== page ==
425 Avenue of the Americas
New York, NY 10011

7. Former Samuel Tilden Mansion (Vaux and Radford 1884)

15 Gramercy Park S, New York, NY 10003

After New York governor Samuel J. Tilden lost his presidential bid in 1876, he put in motion a multi-year renovation of the twin townhouses he owned on Gramercy Park. Vaux and Radford broke through the interior walls, joining the two homes into one massive mansion, and unifying the facade with red sandstone, terra cotta ornamentation, and portrait busts of Tilden’s favorite authors, including Shakespeare, Milton, and Dante. They also included Benjamin Franklin because, in Tilden’s words, he was a “representative American.” The mansion now houses the National Arts Club; the galleries usually open to the public are devoid of much charm, but if a member can get you in past the velvet ropes, the interiors that Vaux oversaw—including a massive stained glass dome over what is now the bar—are worth the visit. [Photo by James Nevius]

15 Gramercy Park S
New York, NY 10003

8. Belvedere Castle (Vaux 1869)

79th Street, New York, NY 10024

Though not all the architecture in Central Park was designed by Vaux (some famous structures, like Tavern on the Green, were the work of partner Jacob Wrey Mould), all bear his indelible Gothic stamp and all were integral to Frederick Law Olmsted's picturesque vision. Belvedere ("beautiful view") Castle was built high above the ramble as a folly, and was originally designed not be explored, but to be seen from afar. The ideal view of the castle's turret was from the overlook at Bethesda Terrace. In the nineteenth century, the trees in the Ramble would have been pruned back so that the top of the castle—seemingly very large and very far away—would float above the treetops. Since 1919, the United States Weather Bureau has monitored temperature and precipitation from the castle, which also serves as a park visitor's center and is located near the 79th Street Transverse. [Photo via Museum of the City of New York]

79th Street
New York, NY 10024

9. The Metropolitan Museum of Art (Vaux and Mould 1880)

1000 5th Ave, New York, NY 10028

A century of renovations and additions have obscured almost all of Vaux and Mould's original structure, which was tiny compared to the museum's current footprint spanning from 80th to 84th streets A few charming Vaux/Mould pieces remain: a portion of an arch on the second floor near the grand staircase; the original Central Park wall in what is now the Lehman Wing; and a staircase down to the main bookstore, complete with Gothic quatrefoil arches, a typical Vaux touch. (At the companion Museum of Natural History across the park, Vaux's handiwork is even harder to spot, but if you stand in the right spot on the Columbus Avenue side, a sliver of the original facade peeks out.) [The original Vaux and Mould facade of the Metropolitan Museum, courtesy of the Metropolitan Museum of Art]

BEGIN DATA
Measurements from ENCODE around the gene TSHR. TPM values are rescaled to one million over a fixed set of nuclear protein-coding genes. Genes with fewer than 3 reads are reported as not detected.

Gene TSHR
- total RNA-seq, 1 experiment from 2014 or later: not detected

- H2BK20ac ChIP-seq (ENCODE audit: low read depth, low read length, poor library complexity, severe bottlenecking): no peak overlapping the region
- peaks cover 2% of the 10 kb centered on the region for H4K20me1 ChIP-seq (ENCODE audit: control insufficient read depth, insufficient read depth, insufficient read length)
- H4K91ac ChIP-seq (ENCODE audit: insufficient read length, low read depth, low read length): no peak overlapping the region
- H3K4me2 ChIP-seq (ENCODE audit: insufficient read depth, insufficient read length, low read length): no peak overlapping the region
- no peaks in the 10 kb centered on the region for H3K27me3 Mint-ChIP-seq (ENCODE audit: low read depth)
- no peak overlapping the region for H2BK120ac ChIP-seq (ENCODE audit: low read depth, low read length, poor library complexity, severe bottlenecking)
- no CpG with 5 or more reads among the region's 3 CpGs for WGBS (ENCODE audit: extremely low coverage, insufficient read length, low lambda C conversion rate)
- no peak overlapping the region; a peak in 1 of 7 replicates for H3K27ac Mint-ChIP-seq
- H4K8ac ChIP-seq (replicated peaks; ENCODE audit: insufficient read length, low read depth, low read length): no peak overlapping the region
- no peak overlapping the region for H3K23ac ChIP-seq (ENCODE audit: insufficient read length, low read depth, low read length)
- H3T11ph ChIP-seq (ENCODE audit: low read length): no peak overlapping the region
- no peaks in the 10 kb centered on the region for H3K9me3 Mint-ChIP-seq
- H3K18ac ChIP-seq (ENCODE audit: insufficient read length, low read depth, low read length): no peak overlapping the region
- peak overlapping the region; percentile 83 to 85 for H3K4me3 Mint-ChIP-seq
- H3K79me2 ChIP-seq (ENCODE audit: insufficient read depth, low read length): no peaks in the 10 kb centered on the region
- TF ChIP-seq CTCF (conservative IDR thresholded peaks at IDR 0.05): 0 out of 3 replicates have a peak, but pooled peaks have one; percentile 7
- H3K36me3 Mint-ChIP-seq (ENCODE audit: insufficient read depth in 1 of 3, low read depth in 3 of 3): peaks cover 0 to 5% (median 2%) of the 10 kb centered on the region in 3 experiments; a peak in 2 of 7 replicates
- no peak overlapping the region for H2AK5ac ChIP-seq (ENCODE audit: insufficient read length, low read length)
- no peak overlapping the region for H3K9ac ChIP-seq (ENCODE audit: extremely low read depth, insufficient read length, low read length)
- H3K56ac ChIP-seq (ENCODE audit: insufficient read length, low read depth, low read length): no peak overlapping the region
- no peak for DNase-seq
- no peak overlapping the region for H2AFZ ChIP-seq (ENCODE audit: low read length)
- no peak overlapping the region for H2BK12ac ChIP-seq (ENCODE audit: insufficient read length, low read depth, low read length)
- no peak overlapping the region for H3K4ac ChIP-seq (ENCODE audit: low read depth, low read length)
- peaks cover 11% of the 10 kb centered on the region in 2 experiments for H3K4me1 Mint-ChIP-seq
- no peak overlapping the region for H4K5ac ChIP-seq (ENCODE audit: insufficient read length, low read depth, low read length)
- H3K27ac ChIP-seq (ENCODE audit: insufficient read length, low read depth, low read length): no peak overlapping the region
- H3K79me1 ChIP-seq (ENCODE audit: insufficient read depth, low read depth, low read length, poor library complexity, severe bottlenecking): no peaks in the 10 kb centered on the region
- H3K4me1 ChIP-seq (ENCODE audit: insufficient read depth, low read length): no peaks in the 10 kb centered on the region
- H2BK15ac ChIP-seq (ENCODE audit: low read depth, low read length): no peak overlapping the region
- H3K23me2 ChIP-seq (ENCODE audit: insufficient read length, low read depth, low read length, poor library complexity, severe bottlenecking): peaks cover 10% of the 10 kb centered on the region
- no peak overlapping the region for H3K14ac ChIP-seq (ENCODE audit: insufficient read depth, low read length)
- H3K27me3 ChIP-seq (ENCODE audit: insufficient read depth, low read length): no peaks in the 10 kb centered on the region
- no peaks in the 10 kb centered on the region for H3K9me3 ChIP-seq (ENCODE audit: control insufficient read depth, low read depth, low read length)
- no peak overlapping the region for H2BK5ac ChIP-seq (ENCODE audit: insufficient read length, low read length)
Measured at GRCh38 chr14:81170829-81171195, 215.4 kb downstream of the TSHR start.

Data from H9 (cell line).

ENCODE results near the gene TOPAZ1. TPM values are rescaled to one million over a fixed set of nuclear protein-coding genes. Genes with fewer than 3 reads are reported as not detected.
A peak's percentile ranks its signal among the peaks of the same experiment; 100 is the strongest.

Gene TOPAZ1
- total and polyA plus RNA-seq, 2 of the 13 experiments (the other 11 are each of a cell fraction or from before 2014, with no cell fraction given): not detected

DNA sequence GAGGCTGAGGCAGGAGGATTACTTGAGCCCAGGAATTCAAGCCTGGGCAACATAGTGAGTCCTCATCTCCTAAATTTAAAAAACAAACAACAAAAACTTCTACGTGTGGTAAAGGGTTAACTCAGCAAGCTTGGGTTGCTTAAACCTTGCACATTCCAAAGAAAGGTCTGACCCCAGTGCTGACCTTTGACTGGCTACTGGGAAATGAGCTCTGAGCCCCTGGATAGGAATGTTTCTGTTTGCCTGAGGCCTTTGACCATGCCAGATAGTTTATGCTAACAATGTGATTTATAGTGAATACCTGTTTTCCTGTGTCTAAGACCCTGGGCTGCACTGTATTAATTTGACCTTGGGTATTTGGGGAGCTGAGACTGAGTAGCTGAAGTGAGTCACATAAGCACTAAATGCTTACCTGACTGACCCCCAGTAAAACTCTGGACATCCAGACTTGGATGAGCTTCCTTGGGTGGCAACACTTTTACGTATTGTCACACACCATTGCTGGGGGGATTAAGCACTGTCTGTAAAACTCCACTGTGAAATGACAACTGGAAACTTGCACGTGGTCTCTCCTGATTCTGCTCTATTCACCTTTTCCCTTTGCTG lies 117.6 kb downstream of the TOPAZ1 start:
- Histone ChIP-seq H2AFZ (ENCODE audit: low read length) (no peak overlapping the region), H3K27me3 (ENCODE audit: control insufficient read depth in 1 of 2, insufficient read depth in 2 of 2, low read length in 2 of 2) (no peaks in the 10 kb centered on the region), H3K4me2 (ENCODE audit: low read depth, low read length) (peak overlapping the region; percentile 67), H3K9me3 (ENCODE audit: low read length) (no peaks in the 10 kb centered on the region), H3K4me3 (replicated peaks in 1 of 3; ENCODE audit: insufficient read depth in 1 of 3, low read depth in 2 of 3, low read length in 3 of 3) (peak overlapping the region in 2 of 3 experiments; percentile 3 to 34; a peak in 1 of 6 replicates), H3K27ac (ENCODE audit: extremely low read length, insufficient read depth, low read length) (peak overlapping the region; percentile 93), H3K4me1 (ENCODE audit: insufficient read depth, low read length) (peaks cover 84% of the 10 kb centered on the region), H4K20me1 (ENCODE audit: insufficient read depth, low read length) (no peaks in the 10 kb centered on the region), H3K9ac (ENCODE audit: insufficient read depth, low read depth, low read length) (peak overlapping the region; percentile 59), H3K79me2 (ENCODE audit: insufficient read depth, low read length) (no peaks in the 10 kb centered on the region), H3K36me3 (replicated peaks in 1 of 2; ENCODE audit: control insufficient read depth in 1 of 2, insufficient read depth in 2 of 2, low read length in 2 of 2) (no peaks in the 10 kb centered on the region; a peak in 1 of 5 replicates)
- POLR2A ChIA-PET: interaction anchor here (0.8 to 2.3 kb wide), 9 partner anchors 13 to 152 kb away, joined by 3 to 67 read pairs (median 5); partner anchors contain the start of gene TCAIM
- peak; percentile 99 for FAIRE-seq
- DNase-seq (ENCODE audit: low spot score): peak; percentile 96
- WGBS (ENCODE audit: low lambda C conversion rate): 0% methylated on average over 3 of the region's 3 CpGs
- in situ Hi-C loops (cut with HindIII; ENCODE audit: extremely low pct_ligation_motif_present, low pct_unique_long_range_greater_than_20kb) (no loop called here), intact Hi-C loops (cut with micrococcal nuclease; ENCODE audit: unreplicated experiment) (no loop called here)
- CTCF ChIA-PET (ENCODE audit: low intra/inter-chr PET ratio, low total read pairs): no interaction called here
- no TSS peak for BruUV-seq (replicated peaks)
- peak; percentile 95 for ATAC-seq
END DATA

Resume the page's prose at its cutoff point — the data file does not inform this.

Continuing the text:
1000 5th Ave
New York, NY 10028

10. Ocean Parkway (Vaux and Olmsted 1874-6)

Brooklyn, NY

Though Vaux and Olmsted are best known for their parks, they also proposed a series of parkways in 1866 (based on the grand boulevards of Paris) to connect the public parks in Brooklyn. Though most of Eastern Parkway was constructed, the only parkway built to its full length was Ocean Parkway, which runs from Prospect Park all the way to Surf Avenue in Coney Island, nearly six miles away. Turned into a de facto racetrack by horsemen in the nineteenth century, the parkway was also home to Brooklyn’s first bike path, added in 1894. [Bike path on Ocean Parkway courtesy of the Museum of the CIty of New York]

11. Beth Olam Cemetery Chapel (Vaux and Radford 1885)

71-02 Cypress Hills Street, Flushing, NY 11385

Vaux’s only confirmed religious building is the small chapel, or Metaher house, in the fourth cemetery of Shearith Israel, America’s oldest Jewish congregation. He and Radford also designed the gates to the cemetery in an 1885 renovation of this 1851 graveyard. [Photo via Beth Olam Cemetery]

71-02 Cypress Hills Street
Flushing, NY 11385

12. Calvert Vaux Park (constructed in the 1960s; named for Vaux in 1998)

Brooklyn, NY 11214

Built mainly from soil and rock excavated during the building of Verrazano-Narrows Bridge, this park in Gravesend is named for Vaux because of its proximity to where he lived—and because the spit of land it occupies is very close to the spot where the architect drowned in 1895. Originally ruled a suicide, the police soon backtracked, declaring it an accidental death. Vaux, however, had been despondent at the end of his life and his actions (such as leaving his valuables at home) square with him taking his own life. [Photo via NYC Parks]